That surprised the hell out of me.
Sometime last week, with as little fanfare as organ cacti popping up in the countryside, six shiny Tesla electric car chargers appeared in the parking lot of the Luciérnaga shopping center in San Miguel, by the Office Depot store.
We of course had heard of billionaire Elon Musk, and his rockets and electric cars, but we never expected to see any of his creations in Mexico, much less in San Miguel, in our lifetimes.
Oh we of little faith.
|Be still my heart, and my checking account too.|
(Amid all the Trump-inspired palpitations and wing-flapping over immigration, I can't resist mentioning that Musk is one 12 billionaires who came to the U.S. as immigrants. He came from South Africa. Others on this list are Russian Sergey Brin (Google); French-Iranian Pierre Omidyar (eBay); Israeli Isaac Perlmutter (Marvel Entertainment); and Hungarian-born financier George Soros. I could have made the list (Cuba) if I had only paid more attention in school.)
Stew and I saw a Tesla at a showroom in Amsterdam two years ago, though before that we already had noticed the growing presence of electric car charging posts in other large European cities.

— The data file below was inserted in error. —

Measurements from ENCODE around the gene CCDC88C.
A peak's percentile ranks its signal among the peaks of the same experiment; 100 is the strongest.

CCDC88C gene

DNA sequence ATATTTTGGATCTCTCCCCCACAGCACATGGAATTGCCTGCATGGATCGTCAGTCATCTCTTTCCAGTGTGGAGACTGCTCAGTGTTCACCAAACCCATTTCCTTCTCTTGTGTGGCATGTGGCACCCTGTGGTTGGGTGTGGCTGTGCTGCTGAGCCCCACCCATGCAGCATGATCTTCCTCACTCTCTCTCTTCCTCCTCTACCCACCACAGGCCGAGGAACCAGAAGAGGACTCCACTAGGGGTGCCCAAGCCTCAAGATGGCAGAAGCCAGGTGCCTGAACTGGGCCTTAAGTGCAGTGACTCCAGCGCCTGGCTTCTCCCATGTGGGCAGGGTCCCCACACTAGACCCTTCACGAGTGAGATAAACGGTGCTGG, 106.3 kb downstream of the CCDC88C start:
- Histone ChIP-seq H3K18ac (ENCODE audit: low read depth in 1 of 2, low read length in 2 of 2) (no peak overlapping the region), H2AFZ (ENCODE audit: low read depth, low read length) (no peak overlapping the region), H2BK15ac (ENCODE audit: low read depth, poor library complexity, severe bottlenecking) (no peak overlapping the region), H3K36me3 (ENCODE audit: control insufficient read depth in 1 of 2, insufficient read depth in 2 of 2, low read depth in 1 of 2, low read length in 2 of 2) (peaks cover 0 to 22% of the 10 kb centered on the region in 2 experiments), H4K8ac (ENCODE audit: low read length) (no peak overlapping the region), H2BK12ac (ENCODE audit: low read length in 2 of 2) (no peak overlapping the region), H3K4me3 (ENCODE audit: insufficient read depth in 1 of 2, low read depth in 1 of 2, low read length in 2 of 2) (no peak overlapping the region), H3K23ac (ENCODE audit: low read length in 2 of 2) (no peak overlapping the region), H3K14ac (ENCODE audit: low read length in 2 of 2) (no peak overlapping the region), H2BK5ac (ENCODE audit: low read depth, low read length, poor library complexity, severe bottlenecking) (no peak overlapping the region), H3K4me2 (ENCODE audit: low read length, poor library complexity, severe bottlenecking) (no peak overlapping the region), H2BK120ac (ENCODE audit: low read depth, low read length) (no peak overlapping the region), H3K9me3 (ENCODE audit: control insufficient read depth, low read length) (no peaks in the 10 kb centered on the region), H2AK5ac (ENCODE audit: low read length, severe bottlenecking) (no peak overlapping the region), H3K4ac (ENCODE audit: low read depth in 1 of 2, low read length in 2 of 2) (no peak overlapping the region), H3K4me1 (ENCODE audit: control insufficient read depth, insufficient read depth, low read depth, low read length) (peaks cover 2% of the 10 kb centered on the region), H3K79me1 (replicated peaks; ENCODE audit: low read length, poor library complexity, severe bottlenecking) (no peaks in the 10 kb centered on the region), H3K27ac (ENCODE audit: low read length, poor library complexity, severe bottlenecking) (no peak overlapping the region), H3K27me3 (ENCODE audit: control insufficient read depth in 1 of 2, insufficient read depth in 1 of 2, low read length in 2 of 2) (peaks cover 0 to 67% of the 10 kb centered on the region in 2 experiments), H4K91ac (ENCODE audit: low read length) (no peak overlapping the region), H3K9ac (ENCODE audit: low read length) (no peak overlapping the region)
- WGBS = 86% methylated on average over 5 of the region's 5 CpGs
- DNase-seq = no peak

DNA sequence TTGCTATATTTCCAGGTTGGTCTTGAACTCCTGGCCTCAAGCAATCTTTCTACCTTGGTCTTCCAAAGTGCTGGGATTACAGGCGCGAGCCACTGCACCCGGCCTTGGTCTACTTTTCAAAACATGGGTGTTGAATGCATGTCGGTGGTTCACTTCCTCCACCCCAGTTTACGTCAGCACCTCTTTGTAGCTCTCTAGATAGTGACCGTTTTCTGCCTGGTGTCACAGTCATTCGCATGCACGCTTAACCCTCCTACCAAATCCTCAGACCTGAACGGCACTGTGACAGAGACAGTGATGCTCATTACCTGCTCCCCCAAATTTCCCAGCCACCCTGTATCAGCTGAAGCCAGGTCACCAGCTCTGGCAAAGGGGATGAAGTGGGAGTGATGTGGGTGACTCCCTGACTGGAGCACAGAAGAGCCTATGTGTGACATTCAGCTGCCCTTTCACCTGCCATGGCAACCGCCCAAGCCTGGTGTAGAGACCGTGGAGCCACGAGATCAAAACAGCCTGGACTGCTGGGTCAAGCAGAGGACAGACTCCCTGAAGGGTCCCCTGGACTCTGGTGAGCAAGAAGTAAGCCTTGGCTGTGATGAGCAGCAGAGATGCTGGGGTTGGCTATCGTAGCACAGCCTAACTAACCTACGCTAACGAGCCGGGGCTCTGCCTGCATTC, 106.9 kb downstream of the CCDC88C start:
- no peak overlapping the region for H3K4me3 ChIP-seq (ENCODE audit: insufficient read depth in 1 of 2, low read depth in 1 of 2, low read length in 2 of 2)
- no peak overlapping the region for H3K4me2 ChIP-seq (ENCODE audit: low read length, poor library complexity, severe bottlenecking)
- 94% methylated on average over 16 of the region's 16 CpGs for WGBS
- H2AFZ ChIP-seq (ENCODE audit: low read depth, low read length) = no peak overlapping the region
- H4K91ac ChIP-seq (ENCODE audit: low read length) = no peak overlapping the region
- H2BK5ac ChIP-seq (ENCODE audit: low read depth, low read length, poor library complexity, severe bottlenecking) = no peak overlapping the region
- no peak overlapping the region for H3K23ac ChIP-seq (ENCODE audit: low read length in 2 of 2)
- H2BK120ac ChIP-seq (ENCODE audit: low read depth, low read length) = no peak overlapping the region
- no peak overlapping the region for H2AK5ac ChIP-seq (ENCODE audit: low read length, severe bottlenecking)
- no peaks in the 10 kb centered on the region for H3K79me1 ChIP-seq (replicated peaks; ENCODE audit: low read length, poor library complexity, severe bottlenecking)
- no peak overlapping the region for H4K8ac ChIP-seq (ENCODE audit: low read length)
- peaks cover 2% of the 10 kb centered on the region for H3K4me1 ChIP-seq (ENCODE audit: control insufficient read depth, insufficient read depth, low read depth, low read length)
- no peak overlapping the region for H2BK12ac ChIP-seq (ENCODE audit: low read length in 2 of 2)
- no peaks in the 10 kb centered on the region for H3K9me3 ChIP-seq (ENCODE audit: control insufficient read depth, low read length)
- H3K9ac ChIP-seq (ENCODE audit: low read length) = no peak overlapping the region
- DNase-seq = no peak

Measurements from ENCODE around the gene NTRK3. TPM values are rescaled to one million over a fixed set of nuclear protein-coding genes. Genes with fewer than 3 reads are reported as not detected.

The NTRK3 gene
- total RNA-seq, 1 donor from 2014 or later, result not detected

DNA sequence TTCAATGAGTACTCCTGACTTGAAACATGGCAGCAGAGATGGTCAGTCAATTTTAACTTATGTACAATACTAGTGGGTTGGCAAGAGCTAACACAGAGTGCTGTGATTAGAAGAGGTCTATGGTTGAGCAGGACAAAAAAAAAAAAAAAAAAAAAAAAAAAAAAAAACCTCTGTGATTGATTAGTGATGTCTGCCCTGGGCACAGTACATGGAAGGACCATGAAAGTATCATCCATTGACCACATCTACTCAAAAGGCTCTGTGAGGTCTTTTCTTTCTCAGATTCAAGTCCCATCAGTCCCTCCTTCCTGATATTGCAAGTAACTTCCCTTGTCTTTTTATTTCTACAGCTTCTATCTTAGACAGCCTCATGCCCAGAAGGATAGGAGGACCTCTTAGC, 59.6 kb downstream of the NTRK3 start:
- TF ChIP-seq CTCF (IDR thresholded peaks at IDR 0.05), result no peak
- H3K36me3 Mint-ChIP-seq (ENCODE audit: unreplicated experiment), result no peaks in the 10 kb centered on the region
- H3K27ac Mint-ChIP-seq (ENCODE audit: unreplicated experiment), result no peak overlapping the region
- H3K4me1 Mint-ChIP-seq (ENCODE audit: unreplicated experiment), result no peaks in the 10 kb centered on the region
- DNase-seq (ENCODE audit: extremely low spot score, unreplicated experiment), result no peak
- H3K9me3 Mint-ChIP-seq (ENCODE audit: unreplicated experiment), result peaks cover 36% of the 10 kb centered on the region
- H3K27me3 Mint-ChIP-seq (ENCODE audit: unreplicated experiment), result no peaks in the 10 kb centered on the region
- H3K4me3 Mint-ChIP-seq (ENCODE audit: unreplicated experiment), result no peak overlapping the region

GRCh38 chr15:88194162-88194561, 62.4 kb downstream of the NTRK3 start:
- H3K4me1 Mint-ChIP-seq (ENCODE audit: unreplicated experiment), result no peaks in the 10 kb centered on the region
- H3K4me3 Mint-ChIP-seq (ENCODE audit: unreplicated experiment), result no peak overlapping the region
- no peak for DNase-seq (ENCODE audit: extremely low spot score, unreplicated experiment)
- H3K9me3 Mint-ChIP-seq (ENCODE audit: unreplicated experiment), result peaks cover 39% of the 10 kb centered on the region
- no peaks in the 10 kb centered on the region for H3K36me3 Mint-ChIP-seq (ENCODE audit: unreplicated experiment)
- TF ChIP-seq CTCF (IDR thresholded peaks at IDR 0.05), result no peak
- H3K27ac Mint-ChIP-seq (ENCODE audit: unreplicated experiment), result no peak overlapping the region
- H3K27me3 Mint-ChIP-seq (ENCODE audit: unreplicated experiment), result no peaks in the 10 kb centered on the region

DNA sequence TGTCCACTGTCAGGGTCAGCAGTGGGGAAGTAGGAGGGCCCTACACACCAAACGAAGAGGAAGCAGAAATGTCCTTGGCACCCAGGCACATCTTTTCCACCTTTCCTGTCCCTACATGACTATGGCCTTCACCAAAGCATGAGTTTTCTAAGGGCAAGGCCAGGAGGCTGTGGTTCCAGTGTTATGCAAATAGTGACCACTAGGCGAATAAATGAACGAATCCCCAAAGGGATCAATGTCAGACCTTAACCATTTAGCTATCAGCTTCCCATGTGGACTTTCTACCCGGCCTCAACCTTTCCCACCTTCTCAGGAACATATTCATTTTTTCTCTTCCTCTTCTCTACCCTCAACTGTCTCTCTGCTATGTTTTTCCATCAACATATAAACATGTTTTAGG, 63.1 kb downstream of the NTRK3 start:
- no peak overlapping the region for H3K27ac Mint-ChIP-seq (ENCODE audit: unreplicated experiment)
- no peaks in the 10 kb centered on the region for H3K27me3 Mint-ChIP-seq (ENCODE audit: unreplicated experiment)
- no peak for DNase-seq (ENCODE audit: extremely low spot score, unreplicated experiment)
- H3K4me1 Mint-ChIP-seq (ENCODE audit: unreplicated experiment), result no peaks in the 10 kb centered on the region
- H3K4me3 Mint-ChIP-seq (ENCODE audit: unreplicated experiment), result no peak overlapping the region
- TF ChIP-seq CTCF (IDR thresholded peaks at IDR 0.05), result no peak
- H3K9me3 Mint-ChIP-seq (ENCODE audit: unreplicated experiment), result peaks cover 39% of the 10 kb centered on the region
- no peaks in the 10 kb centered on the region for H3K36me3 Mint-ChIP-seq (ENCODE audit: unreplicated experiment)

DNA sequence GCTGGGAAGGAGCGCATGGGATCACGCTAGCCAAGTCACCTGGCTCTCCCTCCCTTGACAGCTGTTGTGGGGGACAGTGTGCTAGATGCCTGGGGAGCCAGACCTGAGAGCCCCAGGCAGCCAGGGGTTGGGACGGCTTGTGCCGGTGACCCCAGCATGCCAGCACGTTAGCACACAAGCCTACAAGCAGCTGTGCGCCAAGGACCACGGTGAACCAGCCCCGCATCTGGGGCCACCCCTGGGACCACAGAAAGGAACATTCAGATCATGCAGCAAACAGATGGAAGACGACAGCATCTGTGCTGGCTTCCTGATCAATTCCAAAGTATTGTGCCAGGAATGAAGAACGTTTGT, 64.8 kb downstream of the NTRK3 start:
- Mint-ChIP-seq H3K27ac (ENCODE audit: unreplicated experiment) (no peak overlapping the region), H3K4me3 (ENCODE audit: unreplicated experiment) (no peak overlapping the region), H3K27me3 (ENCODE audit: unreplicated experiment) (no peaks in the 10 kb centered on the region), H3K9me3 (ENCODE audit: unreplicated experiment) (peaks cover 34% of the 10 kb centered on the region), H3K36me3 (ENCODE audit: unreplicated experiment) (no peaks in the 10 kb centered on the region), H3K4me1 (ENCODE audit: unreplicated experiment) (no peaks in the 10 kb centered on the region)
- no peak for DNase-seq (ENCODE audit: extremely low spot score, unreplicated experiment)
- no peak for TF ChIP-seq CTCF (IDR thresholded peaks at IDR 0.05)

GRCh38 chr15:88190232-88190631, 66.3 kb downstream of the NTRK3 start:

Sitting under banks of halogen lights, that Tesla baby was a vision. It had a mirror-like paint we had never seen on any other car. That and its futuristic lines made the vehicle look as if it were gravitating six inches above the showroom floor. Otherworldly.
Still, when we saw the Tesla charging stations in San Miguel our reaction was eye-rolling mixed with snarkiness.
|Plug me in Scottie.|
Tesla already has a dealership in Mexico City, in the hyper-posh neighborhood of Polanco, on Calle Presidente Masaryk, Mexico's equivalent of Rodeo Drive. Whether it's a Tesla, a Brooks Brothers shirt or a Cartier diamond, it's no problema in Polanco.
In fact, when the dealership opened last year, it quickly received deposits for fifty units.
As for some logistics: The long-range Tesla now on sale ($44,000) can go 310 miles between charges.
San Miguel is 170 miles from Mexico City, so even if you run into traffic or a dead burro blocking the road, you should be able to make to the Best City in the World with no problema at all.
|One missing detail: How do you pay for|
the electricity? I assume by credit card.
Assuming the posts at Luciénaga are superchargers, the batteries on your Tesla should be charged in about a half-hour (for 170 miles), long enough to stretch your legs and have some churros or empanadas at Chocolates & Churros, owned by former soap opera actress Margarita Gralia and located next to the Cinemex theater.
You can also plug in your Tesla to a conventional outlet, in which case a full charge will take overnight.
However, this being Mexico—where aspirations sometimes run ahead of reality—you must make allowances for the superchargers at Luciérnaga being out of order, or if you arrive in the middle of thunderstorm, the electricity being out altogether.
Still. Gimme one.